Q. What is your favorite piece of vintage hi-fi, and why?
A. As a teenager, behind my house, there was a wooded area and gentle hills with huge green fields and a disused old chalk quarry that people would dump old radios into. None of them worked. I'd rob them of parts to make other stuff, but one time I'd found and old short-wave radio and took it home and got it going. It had a Bakelite moulded case and it polished up beautifully. I'd listen to stations from all over the world at night.
Q. When did you decide to start a high-end audio company?
A. In my early twenties, I was working as an avionics engineer and I'd seen and worked on some truly wonderfully designed and made electronics that were tens of years in advance of normal commercial electronics, so I knew what was possible. At that time, I made amplifiers for my friend's disco and we'd go around all the local nightspots. I attended a hi-fi show and was intrigued by the huge amplifiers I'd seen there, but thought perhaps I could use my advance avionics knowledge to do better. But by then, my career took off and soon I'd got married and left my interests behind and had become a company director of Raytheon and AT&T, however, I'd not totally forgotten my love of putting stuff together and I fished out a design idea I had that used some avionics design knowledge I had. Usually, I'd mess around on a rainy afternoon until one day, I felt I really had something and decided I'd like to try to build and sell it.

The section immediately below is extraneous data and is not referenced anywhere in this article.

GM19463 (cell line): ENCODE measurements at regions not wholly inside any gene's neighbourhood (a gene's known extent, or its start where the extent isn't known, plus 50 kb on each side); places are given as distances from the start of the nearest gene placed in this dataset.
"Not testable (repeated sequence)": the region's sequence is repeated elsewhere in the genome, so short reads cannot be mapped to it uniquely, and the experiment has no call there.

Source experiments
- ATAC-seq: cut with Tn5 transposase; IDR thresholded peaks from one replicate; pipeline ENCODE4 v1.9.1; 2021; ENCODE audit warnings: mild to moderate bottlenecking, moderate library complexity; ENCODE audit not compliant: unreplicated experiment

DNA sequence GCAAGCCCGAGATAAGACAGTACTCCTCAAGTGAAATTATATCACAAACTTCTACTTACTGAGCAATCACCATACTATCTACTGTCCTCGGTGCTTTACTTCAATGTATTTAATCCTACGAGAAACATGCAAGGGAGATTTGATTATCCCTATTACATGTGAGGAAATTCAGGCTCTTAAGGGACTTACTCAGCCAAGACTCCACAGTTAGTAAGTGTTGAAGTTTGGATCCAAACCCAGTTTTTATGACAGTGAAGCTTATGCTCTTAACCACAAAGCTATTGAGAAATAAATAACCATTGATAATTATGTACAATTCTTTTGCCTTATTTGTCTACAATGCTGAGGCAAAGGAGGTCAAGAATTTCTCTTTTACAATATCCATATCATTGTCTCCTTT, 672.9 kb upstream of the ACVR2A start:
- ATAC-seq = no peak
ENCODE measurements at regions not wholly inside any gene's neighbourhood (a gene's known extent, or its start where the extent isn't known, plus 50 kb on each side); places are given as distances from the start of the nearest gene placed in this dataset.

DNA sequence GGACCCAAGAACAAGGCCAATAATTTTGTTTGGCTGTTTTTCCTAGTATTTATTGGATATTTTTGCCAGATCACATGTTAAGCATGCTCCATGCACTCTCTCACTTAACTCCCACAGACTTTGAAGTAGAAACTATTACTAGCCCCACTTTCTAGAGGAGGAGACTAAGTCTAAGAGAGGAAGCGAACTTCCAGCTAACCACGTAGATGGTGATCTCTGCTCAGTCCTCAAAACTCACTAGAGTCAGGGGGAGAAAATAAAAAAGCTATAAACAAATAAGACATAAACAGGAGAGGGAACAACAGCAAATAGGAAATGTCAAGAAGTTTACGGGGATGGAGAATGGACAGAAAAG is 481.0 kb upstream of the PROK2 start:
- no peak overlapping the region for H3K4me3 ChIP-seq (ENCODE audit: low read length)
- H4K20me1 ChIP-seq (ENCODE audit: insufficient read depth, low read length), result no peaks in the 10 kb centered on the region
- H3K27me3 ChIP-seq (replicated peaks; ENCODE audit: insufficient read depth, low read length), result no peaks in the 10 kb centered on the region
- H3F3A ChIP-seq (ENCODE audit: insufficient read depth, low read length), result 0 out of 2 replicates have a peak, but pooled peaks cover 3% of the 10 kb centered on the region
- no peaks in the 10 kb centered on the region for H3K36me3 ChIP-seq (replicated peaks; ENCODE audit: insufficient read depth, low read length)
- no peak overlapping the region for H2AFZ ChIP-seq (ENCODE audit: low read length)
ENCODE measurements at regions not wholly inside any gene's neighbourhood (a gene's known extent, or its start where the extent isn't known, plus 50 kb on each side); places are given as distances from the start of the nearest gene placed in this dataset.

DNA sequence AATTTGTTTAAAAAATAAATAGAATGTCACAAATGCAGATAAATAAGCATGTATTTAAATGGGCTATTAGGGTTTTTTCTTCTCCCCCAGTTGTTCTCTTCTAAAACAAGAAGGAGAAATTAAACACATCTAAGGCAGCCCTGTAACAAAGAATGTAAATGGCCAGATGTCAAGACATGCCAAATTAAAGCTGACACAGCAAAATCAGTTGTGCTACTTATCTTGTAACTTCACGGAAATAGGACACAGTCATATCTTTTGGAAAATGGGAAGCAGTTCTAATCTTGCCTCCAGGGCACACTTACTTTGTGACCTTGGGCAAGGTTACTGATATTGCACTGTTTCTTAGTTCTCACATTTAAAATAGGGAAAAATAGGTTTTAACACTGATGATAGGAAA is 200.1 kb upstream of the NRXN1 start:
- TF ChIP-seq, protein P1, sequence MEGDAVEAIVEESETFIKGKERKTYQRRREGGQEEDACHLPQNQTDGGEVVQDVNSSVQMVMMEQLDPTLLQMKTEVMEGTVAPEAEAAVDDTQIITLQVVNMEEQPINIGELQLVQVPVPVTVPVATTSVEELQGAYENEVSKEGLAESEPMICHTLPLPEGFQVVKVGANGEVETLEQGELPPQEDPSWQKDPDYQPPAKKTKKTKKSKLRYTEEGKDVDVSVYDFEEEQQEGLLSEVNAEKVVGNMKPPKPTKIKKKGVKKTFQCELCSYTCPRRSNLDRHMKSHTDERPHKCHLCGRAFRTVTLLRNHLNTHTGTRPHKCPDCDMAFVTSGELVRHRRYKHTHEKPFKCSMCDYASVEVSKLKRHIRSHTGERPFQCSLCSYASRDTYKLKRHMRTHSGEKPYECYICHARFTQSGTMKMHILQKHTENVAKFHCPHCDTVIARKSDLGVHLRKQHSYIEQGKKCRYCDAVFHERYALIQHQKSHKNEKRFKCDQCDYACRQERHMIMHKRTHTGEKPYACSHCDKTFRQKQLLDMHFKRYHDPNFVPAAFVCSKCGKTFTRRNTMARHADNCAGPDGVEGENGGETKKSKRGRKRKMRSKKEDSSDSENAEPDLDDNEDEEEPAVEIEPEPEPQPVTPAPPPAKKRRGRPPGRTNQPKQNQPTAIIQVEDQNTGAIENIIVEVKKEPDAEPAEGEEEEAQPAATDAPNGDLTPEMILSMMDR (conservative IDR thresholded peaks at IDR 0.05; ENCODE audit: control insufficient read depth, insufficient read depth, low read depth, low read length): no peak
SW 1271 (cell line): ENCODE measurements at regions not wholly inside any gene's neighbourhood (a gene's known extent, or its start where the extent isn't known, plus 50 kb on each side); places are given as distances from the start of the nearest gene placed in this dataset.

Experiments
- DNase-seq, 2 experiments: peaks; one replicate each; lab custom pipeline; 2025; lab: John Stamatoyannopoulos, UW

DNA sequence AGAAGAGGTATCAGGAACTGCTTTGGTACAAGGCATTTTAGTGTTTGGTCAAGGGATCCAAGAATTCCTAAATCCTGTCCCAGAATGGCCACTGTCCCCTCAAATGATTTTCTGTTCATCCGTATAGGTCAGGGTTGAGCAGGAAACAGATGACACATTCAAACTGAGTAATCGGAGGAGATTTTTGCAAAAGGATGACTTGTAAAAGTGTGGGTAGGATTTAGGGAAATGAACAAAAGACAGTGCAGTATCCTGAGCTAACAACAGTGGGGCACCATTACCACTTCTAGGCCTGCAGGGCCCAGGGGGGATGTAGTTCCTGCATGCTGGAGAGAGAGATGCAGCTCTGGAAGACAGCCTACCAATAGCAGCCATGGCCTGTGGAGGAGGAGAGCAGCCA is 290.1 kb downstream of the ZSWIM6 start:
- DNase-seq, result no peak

Q. What, and when, was your company's first product?
A. It was 1989 and I was working for another company and my fellow directors said they'd like to build my design, which they did. I'd assumed that because I had all this advanced technical knowledge, I could make an amplifier just as good and as powerful, but an eighth the size of the huge American amplifiers on the market at the time. Big mistake! No-one would believe it could compare, though actually it was better, but no one bought it. The unit was called the SPM 900 amplifier. So, I redesigned the case to make the amp about eight times larger and after gaining a few nice reviews for the imaginatively newly named SPM 1200 we never looked back once the unit was selling well. I gave up my high-powered industrial career and started Chord Electronics in my garage.